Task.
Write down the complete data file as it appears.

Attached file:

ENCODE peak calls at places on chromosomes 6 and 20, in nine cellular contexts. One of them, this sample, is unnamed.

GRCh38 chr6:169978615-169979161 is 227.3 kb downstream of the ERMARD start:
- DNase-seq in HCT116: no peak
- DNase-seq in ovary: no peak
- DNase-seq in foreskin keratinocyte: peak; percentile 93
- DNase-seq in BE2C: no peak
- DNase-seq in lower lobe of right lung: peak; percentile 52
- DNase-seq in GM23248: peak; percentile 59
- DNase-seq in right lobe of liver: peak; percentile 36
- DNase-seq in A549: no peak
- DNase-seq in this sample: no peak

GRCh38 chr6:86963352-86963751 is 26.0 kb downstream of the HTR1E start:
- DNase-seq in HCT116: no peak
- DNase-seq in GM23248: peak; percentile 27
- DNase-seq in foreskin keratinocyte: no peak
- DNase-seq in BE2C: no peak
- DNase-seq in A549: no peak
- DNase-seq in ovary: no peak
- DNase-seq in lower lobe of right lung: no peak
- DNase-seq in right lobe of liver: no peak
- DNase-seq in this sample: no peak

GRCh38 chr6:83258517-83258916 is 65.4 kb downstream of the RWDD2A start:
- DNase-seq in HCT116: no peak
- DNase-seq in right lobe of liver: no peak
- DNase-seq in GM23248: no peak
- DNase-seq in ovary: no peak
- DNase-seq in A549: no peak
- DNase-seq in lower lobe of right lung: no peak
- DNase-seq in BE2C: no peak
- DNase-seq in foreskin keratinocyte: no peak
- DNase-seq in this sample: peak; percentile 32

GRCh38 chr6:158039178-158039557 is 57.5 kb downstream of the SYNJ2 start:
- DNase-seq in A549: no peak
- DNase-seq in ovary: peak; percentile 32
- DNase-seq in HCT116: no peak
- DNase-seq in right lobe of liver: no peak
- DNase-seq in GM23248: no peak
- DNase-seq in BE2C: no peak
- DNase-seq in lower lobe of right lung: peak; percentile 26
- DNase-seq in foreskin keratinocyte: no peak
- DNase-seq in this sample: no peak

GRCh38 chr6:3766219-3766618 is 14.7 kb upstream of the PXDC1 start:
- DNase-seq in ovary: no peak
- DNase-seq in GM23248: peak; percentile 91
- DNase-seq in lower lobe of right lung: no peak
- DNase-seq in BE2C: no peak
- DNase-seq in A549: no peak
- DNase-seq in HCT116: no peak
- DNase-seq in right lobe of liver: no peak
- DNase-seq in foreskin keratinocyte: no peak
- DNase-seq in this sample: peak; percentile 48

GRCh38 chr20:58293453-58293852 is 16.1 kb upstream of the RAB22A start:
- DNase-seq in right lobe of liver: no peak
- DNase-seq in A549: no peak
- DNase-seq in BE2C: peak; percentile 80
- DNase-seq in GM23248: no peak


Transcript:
ENCODE peak calls at places on chromosomes 6 and 20, in nine cellular contexts. One of them, this sample, is unnamed.

GRCh38 chr6:169978615-169979161 is 227.3 kb downstream of the ERMARD start:
- DNase-seq in HCT116: no peak
- DNase-seq in ovary: no peak
- DNase-seq in foreskin keratinocyte: peak; percentile 93
- DNase-seq in BE2C: no peak
- DNase-seq in lower lobe of right lung: peak; percentile 52
- DNase-seq in GM23248: peak; percentile 59
- DNase-seq in right lobe of liver: peak; percentile 36
- DNase-seq in A549: no peak
- DNase-seq in this sample: no peak

GRCh38 chr6:86963352-86963751 is 26.0 kb downstream of the HTR1E start:
- DNase-seq in HCT116: no peak
- DNase-seq in GM23248: peak; percentile 27
- DNase-seq in foreskin keratinocyte: no peak
- DNase-seq in BE2C: no peak
- DNase-seq in A549: no peak
- DNase-seq in ovary: no peak
- DNase-seq in lower lobe of right lung: no peak
- DNase-seq in right lobe of liver: no peak
- DNase-seq in this sample: no peak

GRCh38 chr6:83258517-83258916 is 65.4 kb downstream of the RWDD2A start:
- DNase-seq in HCT116: no peak
- DNase-seq in right lobe of liver: no peak
- DNase-seq in GM23248: no peak
- DNase-seq in ovary: no peak
- DNase-seq in A549: no peak
- DNase-seq in lower lobe of right lung: no peak
- DNase-seq in BE2C: no peak
- DNase-seq in foreskin keratinocyte: no peak
- DNase-seq in this sample: peak; percentile 32

GRCh38 chr6:158039178-158039557 is 57.5 kb downstream of the SYNJ2 start:
- DNase-seq in A549: no peak
- DNase-seq in ovary: peak; percentile 32
- DNase-seq in HCT116: no peak
- DNase-seq in right lobe of liver: no peak
- DNase-seq in GM23248: no peak
- DNase-seq in BE2C: no peak
- DNase-seq in lower lobe of right lung: peak; percentile 26
- DNase-seq in foreskin keratinocyte: no peak
- DNase-seq in this sample: no peak

GRCh38 chr6:3766219-3766618 is 14.7 kb upstream of the PXDC1 start:
- DNase-seq in ovary: no peak
- DNase-seq in GM23248: peak; percentile 91
- DNase-seq in lower lobe of right lung: no peak
- DNase-seq in BE2C: no peak
- DNase-seq in A549: no peak
- DNase-seq in HCT116: no peak
- DNase-seq in right lobe of liver: no peak
- DNase-seq in foreskin keratinocyte: no peak
- DNase-seq in this sample: peak; percentile 48

GRCh38 chr20:58293453-58293852 is 16.1 kb upstream of the RAB22A start:
- DNase-seq in right lobe of liver: no peak
- DNase-seq in A549: no peak
- DNase-seq in BE2C: peak; percentile 80
- DNase-seq in GM23248: no peak